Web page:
Our adjusted efficiency ratio continued to reflect our long-standing expense management culture, coming in at 49.5% for the third quarter. Adjusted expenses increased $5.1 million in the quarter to $92.5 million, due largely to compensation costs, including $2.6 million in lower deferred salaries as a result of the second quarter PPP loan originations and a $3.2 million increase in incentive expense as a result of improved corporate performance in the quarter. These were partially offset by a reduction of FDIC insurance by $1.4 million due to additional second quarter accruals, reflecting the impact of lower earnings from the assessment.

Turning to capital. As Paul mentioned, all of our capital ratios increased this quarter over what were already strong capital levels. Given the balance sheet mix shifts, our risk weighted assets declined in the quarter. And at September 30, our common equity Tier 1 and Tier 1 ratios were up to 12.1% and total capital was up to 14.8%. The leverage ratio ended the quarter at 9.9% and our tangible common equity to tangible assets increased further to 10.6%. These robust capital levels, significance of our allowance for loan losses, our strong balance sheet liquidity, our stable net interest margin and meaningful pre-tax pre-provision earnings power all combine to provide a ready springboard once this period of economic uncertainty starts to show signs of consistent improvement and our credit metrics begin to normalize. In spite of what has been an unusually share to say the least, we remain highly optimistic about our platform and strategy and the opportunities that lie ahead as we start to look forward into 2021 and beyond.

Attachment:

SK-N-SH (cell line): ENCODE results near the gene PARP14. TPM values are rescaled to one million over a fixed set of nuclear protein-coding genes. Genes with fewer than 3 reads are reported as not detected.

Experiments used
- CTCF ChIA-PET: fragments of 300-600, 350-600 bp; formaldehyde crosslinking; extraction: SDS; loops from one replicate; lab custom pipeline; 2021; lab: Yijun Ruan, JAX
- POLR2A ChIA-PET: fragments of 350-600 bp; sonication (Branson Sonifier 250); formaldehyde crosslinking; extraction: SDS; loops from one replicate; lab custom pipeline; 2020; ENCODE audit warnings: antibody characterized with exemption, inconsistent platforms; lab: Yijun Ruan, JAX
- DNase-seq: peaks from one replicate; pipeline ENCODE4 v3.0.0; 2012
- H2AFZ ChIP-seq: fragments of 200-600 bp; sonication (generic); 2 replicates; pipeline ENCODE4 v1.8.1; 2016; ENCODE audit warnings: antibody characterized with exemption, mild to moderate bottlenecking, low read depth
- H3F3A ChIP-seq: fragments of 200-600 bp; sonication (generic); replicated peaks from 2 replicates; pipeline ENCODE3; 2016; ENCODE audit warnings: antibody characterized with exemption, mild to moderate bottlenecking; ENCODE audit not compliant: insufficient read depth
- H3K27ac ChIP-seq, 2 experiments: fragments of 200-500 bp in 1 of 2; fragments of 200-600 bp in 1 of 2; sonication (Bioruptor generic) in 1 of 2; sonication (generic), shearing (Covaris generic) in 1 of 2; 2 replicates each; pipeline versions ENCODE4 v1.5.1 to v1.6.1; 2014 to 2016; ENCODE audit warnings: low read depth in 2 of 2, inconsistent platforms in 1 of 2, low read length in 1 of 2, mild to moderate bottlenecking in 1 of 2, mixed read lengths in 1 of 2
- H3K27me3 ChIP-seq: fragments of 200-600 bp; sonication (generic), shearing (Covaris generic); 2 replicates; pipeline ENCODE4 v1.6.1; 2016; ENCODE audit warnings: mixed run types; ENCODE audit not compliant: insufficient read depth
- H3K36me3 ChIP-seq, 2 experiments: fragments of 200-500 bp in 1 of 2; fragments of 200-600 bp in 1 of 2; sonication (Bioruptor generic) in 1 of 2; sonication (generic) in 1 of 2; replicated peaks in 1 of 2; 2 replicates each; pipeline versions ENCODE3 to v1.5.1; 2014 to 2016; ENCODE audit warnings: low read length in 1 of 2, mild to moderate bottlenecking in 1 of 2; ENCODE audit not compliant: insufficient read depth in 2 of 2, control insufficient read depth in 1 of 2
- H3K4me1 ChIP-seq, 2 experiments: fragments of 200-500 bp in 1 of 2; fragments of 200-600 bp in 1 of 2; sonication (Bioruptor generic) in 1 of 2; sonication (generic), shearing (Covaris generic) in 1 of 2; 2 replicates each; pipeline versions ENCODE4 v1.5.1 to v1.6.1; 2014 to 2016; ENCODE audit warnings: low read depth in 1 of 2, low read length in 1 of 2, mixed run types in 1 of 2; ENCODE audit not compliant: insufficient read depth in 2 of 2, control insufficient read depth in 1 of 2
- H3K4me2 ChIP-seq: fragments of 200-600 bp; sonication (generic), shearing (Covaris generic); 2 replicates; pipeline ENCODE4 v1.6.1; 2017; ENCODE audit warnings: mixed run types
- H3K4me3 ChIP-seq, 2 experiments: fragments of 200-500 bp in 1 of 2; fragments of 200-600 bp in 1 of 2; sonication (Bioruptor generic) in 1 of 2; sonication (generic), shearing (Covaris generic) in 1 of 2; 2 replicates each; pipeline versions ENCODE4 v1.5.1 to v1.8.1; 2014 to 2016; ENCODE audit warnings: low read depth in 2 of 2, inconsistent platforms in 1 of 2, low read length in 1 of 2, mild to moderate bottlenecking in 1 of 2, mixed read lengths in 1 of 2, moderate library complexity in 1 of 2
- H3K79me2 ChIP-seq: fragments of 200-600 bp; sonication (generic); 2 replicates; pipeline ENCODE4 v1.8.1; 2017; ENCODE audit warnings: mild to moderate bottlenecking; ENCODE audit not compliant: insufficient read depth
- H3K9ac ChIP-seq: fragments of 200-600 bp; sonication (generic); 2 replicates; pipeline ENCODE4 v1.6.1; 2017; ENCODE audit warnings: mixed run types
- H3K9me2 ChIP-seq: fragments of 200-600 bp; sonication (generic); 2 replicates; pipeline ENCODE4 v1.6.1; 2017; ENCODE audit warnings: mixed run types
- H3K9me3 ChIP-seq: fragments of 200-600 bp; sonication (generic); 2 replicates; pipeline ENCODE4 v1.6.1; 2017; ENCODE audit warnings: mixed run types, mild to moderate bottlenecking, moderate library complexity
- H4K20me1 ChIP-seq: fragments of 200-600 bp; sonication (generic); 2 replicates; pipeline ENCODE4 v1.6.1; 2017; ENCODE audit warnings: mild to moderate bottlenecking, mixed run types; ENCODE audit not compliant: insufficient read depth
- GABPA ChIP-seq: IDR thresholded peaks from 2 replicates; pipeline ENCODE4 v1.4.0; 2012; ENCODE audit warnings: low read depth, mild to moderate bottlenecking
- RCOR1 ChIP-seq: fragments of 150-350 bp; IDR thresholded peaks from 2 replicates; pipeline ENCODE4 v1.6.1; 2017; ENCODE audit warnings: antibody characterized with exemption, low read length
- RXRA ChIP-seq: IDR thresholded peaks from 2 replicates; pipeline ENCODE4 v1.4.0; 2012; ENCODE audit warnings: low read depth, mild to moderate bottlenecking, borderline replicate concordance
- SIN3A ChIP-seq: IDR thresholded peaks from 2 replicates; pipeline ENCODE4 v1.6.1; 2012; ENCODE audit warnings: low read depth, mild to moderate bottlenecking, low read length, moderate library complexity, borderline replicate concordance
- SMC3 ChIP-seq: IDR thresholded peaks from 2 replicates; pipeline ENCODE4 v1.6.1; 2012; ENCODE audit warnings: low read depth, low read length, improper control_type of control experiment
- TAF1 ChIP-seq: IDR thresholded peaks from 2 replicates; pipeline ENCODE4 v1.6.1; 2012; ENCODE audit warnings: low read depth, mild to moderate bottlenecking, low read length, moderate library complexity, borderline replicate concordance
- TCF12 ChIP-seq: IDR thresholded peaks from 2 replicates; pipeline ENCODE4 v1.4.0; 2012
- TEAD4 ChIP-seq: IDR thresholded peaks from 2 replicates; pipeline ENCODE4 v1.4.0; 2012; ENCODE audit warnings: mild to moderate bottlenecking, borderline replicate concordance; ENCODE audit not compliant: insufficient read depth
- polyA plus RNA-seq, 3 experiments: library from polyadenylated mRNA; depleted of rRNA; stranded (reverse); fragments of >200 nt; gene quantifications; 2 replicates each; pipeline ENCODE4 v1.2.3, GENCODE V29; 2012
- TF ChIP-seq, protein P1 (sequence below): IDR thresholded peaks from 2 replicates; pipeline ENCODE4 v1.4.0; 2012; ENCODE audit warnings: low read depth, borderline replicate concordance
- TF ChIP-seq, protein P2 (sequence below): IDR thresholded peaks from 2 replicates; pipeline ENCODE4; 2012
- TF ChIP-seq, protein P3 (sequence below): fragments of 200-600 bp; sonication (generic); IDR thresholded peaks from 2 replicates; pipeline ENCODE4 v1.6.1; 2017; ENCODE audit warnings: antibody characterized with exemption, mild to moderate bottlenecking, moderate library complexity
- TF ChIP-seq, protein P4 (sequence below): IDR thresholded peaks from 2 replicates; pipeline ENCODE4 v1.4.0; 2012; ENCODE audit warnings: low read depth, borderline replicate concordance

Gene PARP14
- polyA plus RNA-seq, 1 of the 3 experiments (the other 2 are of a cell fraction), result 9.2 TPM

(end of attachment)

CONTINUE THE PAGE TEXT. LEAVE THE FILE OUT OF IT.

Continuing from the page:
With that, let me turn it back to the operator for your questions.

Questions and Answers:

Operator

[Operator Instructions] Our first question is from Jon Arfstrom of RBC Capital Markets. Please go ahead.

Jon Arfstrom -- RBC Capital Markets -- Analyst

Hey, thanks. Good morning.

Paul B. Murphy -- Chairman and Chief Executive Officer, Director

Good morning, Jon.

Samuel M. Tortorici -- Chief Executive Officer and Director, Cadence Bank, N.A. and President, Cadence Bancorporation

Good morning. Thanks for joining us.

Jon Arfstrom -- RBC Capital Markets -- Analyst

Thanks. Nice job. And a couple of questions here just on credit. Obviously, much better from a provision point of view, but still sitting at over 3% reserves, which may be signal some pain on the horizon. But I guess, stepping back, how do you want us to think about peak reserves? Are we at peak reserves for the company? And then how do you want us to think about the provision going forward? Is this just something where the provision stays low unless things change materially?

Paul B. Murphy -- Chairman and Chief Executive Officer, Director

Yeah. Jon, really good questions. I mean there is a lot of uncertainty out there. I wish I had perfect visibility on what the provision is going to be in future quarters. I think we've been proactive obviously. And so all things considered, we're appropriately reserved, I believe. It depends on what happens in the future as to whether provision levels will stay elevated or resume sort of a normal level. I tend to be optimistic. I feel like the worst is behind us. But I just would emphasize the uncertain environment that we're operating in.

Jon Arfstrom -- RBC Capital Markets -- Analyst

Okay. Let me ask it another way, Paul. The criticized and classified numbers, they moved around a little bit, but they're up a bit. Just curious, from a big picture, are you being surprised at all from a credit point of view or do you feel like you've been through the portfolio enough to understand exactly where the problems are?

Paul B. Murphy -- Chairman and Chief Executive Officer, Director